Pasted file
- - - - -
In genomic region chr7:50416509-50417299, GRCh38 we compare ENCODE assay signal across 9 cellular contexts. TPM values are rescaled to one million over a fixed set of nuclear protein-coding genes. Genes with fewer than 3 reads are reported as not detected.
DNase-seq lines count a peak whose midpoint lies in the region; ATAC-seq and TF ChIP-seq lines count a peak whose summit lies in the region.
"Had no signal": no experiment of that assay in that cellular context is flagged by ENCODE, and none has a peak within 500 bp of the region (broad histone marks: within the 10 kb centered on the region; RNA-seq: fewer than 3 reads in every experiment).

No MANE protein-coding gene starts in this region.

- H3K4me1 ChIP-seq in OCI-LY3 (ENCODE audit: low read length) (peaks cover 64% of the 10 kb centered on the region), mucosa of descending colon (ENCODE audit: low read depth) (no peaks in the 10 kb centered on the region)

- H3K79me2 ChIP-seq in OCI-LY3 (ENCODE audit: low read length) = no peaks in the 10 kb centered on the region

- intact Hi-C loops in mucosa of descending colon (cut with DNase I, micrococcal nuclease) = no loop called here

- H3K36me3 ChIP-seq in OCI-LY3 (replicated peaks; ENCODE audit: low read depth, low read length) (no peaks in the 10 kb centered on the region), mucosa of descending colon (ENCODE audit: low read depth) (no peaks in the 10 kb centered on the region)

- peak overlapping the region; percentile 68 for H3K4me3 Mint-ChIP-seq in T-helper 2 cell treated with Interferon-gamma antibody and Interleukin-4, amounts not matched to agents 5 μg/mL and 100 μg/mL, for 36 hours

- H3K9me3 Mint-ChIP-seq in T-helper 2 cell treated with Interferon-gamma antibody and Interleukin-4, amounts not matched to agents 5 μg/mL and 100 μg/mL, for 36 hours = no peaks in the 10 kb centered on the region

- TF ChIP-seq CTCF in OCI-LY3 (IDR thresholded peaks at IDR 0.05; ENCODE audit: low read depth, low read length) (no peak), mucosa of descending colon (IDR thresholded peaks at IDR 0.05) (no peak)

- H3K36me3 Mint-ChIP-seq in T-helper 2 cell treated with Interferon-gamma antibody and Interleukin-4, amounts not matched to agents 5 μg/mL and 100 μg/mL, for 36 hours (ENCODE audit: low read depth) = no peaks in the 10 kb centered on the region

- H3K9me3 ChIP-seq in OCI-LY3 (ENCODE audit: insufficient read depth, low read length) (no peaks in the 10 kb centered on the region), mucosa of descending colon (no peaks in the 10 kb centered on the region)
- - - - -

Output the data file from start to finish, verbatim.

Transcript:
In genomic region chr7:50416509-50417299, GRCh38 we compare ENCODE assay signal across 9 cellular contexts. TPM values are rescaled to one million over a fixed set of nuclear protein-coding genes. Genes with fewer than 3 reads are reported as not detected.
DNase-seq lines count a peak whose midpoint lies in the region; ATAC-seq and TF ChIP-seq lines count a peak whose summit lies in the region.
"Had no signal": no experiment of that assay in that cellular context is flagged by ENCODE, and none has a peak within 500 bp of the region (broad histone marks: within the 10 kb centered on the region; RNA-seq: fewer than 3 reads in every experiment).

No MANE protein-coding gene starts in this region.

- H3K4me1 ChIP-seq in OCI-LY3 (ENCODE audit: low read length) (peaks cover 64% of the 10 kb centered on the region), mucosa of descending colon (ENCODE audit: low read depth) (no peaks in the 10 kb centered on the region)

- H3K79me2 ChIP-seq in OCI-LY3 (ENCODE audit: low read length) = no peaks in the 10 kb centered on the region

- intact Hi-C loops in mucosa of descending colon (cut with DNase I, micrococcal nuclease) = no loop called here

- H3K36me3 ChIP-seq in OCI-LY3 (replicated peaks; ENCODE audit: low read depth, low read length) (no peaks in the 10 kb centered on the region), mucosa of descending colon (ENCODE audit: low read depth) (no peaks in the 10 kb centered on the region)

- peak overlapping the region; percentile 68 for H3K4me3 Mint-ChIP-seq in T-helper 2 cell treated with Interferon-gamma antibody and Interleukin-4, amounts not matched to agents 5 μg/mL and 100 μg/mL, for 36 hours

- H3K9me3 Mint-ChIP-seq in T-helper 2 cell treated with Interferon-gamma antibody and Interleukin-4, amounts not matched to agents 5 μg/mL and 100 μg/mL, for 36 hours = no peaks in the 10 kb centered on the region

- TF ChIP-seq CTCF in OCI-LY3 (IDR thresholded peaks at IDR 0.05; ENCODE audit: low read depth, low read length) (no peak), mucosa of descending colon (IDR thresholded peaks at IDR 0.05) (no peak)

- H3K36me3 Mint-ChIP-seq in T-helper 2 cell treated with Interferon-gamma antibody and Interleukin-4, amounts not matched to agents 5 μg/mL and 100 μg/mL, for 36 hours (ENCODE audit: low read depth) = no peaks in the 10 kb centered on the region

- H3K9me3 ChIP-seq in OCI-LY3 (ENCODE audit: insufficient read depth, low read length) (no peaks in the 10 kb centered on the region), mucosa of descending colon (no peaks in the 10 kb centered on the region)